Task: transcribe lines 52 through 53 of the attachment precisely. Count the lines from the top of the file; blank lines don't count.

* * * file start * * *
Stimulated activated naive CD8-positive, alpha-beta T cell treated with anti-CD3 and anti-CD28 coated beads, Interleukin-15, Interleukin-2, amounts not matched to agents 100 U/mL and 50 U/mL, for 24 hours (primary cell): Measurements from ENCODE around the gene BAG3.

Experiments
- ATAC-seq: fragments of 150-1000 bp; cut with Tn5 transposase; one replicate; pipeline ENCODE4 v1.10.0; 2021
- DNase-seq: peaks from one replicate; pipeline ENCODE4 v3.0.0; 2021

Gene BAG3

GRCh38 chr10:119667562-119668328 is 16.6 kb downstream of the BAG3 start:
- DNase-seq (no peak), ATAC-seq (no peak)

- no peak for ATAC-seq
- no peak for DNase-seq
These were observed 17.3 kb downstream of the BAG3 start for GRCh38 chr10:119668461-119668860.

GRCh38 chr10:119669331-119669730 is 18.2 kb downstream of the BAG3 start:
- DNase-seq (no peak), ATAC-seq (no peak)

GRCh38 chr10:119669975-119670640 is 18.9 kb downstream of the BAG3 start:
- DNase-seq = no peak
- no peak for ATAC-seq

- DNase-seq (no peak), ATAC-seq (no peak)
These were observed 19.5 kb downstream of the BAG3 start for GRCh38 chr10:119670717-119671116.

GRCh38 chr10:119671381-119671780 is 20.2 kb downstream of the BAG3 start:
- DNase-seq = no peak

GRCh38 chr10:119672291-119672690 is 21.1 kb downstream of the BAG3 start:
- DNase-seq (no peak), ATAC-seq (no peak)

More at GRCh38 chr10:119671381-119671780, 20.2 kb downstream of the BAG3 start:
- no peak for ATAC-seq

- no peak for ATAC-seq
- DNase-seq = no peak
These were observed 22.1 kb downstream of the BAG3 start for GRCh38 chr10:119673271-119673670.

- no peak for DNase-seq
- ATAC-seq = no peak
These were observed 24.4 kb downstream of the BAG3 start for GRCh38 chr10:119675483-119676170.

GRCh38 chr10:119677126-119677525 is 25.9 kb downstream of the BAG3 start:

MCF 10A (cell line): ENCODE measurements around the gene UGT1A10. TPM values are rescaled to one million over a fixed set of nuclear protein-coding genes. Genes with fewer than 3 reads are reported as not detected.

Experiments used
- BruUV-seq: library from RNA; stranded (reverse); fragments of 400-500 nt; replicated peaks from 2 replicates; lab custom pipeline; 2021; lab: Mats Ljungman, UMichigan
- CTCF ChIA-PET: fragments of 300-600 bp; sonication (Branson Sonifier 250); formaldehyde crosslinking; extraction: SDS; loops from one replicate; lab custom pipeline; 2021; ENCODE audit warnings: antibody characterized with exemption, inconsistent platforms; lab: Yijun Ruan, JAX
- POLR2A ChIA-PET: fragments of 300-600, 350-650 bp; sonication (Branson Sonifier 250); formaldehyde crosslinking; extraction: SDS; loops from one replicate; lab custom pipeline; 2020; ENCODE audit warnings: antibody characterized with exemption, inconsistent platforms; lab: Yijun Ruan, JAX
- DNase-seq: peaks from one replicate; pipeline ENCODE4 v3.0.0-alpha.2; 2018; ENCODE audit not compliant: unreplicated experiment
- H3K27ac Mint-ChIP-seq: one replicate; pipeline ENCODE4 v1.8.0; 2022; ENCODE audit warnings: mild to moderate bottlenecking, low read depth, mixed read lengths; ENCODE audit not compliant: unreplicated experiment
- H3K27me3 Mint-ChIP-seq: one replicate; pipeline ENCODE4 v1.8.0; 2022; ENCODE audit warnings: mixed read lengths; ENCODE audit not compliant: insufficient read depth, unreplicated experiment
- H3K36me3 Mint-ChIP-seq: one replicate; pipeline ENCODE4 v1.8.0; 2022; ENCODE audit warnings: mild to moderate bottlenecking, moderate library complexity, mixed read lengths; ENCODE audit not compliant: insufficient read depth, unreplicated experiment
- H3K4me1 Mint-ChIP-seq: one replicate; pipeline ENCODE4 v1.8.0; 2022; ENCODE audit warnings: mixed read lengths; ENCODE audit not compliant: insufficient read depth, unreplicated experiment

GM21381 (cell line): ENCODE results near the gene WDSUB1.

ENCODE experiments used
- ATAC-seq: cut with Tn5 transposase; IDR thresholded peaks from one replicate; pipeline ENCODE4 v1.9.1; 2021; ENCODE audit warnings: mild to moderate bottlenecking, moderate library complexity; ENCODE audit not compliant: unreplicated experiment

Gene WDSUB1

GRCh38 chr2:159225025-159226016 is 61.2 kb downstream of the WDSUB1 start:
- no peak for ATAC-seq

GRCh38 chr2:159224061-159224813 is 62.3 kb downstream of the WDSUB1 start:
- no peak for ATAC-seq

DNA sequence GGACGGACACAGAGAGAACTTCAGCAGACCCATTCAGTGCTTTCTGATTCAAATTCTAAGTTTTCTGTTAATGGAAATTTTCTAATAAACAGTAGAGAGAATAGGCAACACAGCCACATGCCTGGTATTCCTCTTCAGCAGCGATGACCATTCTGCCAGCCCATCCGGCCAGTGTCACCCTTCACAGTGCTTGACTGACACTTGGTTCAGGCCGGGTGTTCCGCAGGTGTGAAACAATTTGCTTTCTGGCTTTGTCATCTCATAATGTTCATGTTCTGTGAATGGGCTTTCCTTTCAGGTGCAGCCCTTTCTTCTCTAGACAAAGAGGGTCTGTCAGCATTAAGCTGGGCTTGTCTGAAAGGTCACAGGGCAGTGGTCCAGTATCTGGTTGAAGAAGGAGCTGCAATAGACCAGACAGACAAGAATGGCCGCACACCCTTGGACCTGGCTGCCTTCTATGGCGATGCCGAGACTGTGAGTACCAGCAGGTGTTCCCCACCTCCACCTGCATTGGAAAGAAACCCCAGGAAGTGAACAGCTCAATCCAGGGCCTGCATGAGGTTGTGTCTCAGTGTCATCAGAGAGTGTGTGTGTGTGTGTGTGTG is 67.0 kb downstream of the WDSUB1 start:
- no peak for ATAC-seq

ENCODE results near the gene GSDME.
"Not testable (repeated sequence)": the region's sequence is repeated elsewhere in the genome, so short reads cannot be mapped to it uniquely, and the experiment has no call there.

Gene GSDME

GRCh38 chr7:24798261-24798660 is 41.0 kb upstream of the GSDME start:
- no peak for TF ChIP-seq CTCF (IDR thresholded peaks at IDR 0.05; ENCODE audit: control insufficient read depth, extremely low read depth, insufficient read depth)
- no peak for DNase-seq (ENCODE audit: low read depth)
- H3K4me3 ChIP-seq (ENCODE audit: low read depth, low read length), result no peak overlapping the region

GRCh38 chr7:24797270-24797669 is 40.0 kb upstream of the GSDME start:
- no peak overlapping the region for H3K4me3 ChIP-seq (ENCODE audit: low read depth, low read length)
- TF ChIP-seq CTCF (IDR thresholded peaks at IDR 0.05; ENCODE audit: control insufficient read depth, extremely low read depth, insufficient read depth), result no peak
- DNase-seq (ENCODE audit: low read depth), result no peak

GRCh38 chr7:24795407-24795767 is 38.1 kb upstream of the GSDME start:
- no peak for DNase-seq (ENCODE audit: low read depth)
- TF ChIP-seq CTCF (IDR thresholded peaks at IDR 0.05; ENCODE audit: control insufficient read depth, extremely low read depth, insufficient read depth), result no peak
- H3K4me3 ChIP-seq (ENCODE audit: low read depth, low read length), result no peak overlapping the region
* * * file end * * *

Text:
"Not testable (repeated sequence)": the region's sequence is repeated elsewhere in the genome, so short reads cannot be mapped to it uniquely, and the experiment has no call there.

Gene GSDME